Essential’s first phone, the PH-1 (aka the Essential Phone), hasn’t had the smoothest entrance into the smartphone market. But then again, it’s never easy for a startup. It’s not that it has been a buggy experience or anything (on the contrary, its performance is solid for the most part), but its top-end starting price of $700 was too ambitious. It’s a good phone, but compared to more established flagships at that price range, the PH-1’s disadvantages came to light. Namely, its camera and software performance left to be desired.
But that evokes a common question: Is it hardware or software? Because if it’s software issue, it can be drastically improved. Well, Essential seems to think so. The team has been hard at work improving the camera output over the past few months. They’ve also shot out a major update to the latest Android 8.1 (Oreo) software, incorporating touch lag fixes that users have complained about. And over this time, the price of the PH-1 has been steadily dropping. So with all these positives converged, are we looking at a really different offering today, and something that may really be worth the money? This Synopsis sums up what the Essential Phone experience looks like today.
In a nutshell, the PH-1 is a decently-sized 5.7″ smartphone focused on cutting bezels (85% body-to-screen ratio) and durability, having a chassis reinforced with a titanium frame and ceramic back panel. “Essential” isn’t just a name here, as the ideal for a simple, straightforward smartphone experience resonates throughout the smartphone – from the bare-bones software to the clean, unbranded exterior.
- Affordable price – currently at $450
- Superb build quality
- Large base storage capacity
- Commendable battery life
- Stock Android experience
- Potential for add-on accessories
- Average screen quality
- Camera performance still not there
- Notch cutout and iffy status bar
- Software response still needs work
- No headphone jack
- No microSD card slot
- No water/dust-proofing
What it’s like to use
- The PH-1’s flat sides and sweet-spot footprint make it feel great in the hand. The power button and rear-centered fingerprint scanner are situated perfectly, at least for the size of our hand.
- The build is simple. No fancy curves here – flat sides meet flat front and back panels. The in-hand feel is refreshing for a user used to Samsung’s curved screen smartphones.
- While grip is certainly better than the Samsung alternative, we do wish that Essential didn’t give the sides of the phone a glossy finish. The PH-1 is a manageable size, but it’s hefty for that size (at 185 grams). And it’s slippery due to being completely flanked by glossy panels. A matte finish on the titanium rails would’ve gone a long way in providing the user a confident grip. This also means that the sides will also be covered with clear finger smudges. It’s bad enough that the super reflective ceramic back panel displays them so well.
- Essentially, Essential’s use of more durable materials (titanium on the frame and ceramic for the back panel) is somewhat undermined by the fragile feeling the glossy surfaces give off. And the purpose of clean and pretty phone is defeated when it quickly becomes engulfed by finger smudges.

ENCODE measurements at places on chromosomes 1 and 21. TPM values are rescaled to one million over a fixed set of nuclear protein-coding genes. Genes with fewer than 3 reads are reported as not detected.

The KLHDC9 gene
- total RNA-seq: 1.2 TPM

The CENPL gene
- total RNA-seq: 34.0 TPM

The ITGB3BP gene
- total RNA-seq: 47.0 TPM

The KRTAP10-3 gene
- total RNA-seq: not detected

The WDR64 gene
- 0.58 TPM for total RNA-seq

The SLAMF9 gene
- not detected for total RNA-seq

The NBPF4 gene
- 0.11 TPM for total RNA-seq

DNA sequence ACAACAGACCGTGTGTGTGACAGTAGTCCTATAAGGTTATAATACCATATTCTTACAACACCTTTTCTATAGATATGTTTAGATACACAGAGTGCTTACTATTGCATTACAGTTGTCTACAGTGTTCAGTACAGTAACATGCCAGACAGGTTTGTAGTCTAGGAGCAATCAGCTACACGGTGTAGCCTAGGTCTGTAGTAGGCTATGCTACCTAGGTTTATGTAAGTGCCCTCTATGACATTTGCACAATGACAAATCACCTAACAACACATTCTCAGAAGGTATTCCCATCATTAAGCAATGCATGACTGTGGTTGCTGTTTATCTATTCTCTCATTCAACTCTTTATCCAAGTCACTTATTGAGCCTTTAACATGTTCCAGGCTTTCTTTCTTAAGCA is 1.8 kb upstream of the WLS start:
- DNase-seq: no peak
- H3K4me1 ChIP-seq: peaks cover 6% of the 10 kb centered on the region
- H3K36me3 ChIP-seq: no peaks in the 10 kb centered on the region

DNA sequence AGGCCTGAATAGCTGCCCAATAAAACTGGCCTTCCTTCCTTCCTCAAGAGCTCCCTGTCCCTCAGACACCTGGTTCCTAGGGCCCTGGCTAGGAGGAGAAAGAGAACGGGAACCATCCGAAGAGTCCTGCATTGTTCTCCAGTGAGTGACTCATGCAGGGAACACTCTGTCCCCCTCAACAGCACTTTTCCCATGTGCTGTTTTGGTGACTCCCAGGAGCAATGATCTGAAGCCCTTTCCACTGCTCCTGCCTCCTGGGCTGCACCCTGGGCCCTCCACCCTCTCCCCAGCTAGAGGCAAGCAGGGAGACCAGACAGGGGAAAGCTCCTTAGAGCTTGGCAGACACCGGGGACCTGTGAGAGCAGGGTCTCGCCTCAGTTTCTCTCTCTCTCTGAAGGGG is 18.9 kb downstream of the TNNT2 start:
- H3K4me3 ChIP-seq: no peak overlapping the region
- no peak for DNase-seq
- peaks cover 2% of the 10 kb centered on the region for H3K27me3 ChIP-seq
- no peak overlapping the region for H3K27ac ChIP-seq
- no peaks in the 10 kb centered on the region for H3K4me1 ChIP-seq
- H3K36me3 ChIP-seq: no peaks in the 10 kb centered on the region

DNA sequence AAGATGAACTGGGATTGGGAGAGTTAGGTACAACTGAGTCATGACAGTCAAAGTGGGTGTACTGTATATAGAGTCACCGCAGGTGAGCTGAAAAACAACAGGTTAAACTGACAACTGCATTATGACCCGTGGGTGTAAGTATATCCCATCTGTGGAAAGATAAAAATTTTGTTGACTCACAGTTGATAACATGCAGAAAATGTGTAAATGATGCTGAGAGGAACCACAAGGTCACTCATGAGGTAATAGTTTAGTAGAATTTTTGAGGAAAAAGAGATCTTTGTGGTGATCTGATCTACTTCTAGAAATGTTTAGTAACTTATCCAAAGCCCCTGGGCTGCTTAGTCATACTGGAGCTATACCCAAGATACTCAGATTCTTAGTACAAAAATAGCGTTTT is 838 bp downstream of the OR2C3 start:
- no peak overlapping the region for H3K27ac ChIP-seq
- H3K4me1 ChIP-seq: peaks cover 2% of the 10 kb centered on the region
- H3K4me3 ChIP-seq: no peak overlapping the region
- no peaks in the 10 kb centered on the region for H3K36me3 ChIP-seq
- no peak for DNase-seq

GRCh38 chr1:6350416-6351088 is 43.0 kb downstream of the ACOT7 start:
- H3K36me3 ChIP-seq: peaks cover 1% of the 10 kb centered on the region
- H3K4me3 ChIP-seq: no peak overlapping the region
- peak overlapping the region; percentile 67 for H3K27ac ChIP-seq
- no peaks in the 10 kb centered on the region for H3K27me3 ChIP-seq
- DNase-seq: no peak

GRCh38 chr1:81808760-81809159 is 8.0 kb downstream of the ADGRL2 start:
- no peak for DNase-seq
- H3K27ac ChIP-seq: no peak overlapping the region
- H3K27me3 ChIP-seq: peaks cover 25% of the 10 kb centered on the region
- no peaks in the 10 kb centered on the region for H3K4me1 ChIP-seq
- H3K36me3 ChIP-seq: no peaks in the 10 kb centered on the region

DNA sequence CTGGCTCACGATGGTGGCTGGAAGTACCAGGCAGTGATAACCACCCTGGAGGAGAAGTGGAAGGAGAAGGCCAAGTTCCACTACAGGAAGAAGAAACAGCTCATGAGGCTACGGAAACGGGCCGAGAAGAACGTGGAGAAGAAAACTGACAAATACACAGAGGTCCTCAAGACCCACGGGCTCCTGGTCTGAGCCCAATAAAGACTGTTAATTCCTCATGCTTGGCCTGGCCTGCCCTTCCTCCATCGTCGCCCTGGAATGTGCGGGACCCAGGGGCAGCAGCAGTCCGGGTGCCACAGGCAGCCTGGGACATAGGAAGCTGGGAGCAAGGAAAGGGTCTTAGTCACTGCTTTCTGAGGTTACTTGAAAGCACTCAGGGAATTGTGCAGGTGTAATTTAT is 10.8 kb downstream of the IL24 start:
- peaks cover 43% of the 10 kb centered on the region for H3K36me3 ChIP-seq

- Essential nicely makes up for the lack of a microSD card slot by having a large base storage capacity of 128GB. However, a justification can’t be said for the lack of water/dust-proofing.
- The absence of a headphone jack will be a point of contention for a while, but at least you can get the capability via a dongle that Essential includes in the box. You just have to remember to carry the dongle around with you, which can actually be a lot to ask for. The good thing here is that Essential packed a pretty good DAC into the dongle. Compared to our Note 8, we noticed clearer, more distinct/articulated, and better defined sounds.
- The PH-1 uses an LCD screen as opposed to the most current OLED tech in a lot of today’s flagship smartphones (and even mid-rangers too). That said, it’s not a bad screen by any means. It’s just that there’s nothing outstanding or top-notch about it, just decent quality.
- Many of the mediocre qualities of LCD panels are present here: the overall picture is slightly washed-out (compared to deep blacks and vibrant colors of OLED screens) and viewing angles exhibit a slight brightness shift. But these effects are minimal here; it’s pretty good for an LCD and far from the worst we’ve seen in the past.
- We would’ve thought, being an LCD, that the screen would fare better with outdoor visibility. It’s just average.
And then there’s the infamous notch atop. Fortunately, Essential’s implementation is the most minimal on the market – only cutting a very small area into the screen for the front-facing camera. Some users will tune it out, but the OCD type like myself will have a tougher time. It’s never stopped by an eye sore to me.
- Unfortunately, the notch isn’t just aesthetic. Essential had to custom code the Android status bar around it. It’s twice as wide as the stock bar, which isn’t the end of the world, but a couple bugs came with it. The trigger to pull down the notification shade is lower, and that can conflict with something you’re trying to tap in the vicinity. Also, the width of the bar isn’t supported in some apps. In Feedly, for example, the extra width of the bar overshoots the content in that area. It doesn’t render anything unusable, it’s just an annoyance.
- The camera performance was the biggest con of the PH-1 at launch. Not only did quality not stand up with the best (namely, in contrast and clarity), but capture was slow and Auto HDR was not supported. Since then, Essential has rolled out a couple “major” updates, one of which being Auto HDR.